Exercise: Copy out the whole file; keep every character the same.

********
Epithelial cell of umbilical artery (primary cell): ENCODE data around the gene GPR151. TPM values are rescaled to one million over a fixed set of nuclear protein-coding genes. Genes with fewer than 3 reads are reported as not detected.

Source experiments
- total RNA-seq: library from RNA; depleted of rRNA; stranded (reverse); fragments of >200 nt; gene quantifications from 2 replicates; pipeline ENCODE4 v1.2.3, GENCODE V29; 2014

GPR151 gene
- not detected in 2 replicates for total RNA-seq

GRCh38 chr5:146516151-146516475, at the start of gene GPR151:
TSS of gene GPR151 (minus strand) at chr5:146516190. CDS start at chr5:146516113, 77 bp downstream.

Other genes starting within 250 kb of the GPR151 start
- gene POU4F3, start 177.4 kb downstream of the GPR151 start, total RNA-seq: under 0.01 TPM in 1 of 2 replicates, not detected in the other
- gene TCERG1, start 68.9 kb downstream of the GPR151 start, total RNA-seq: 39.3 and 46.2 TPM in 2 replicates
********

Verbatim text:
Epithelial cell of umbilical artery (primary cell): ENCODE data around the gene GPR151. TPM values are rescaled to one million over a fixed set of nuclear protein-coding genes. Genes with fewer than 3 reads are reported as not detected.

Source experiments
- total RNA-seq: library from RNA; depleted of rRNA; stranded (reverse); fragments of >200 nt; gene quantifications from 2 replicates; pipeline ENCODE4 v1.2.3, GENCODE V29; 2014

GPR151 gene
- not detected in 2 replicates for total RNA-seq

GRCh38 chr5:146516151-146516475, at the start of gene GPR151:
TSS of gene GPR151 (minus strand) at chr5:146516190. CDS start at chr5:146516113, 77 bp downstream.

Other genes starting within 250 kb of the GPR151 start
- gene POU4F3, start 177.4 kb downstream of the GPR151 start, total RNA-seq: under 0.01 TPM in 1 of 2 replicates, not detected in the other
- gene TCERG1, start 68.9 kb downstream of the GPR151 start, total RNA-seq: 39.3 and 46.2 TPM in 2 replicates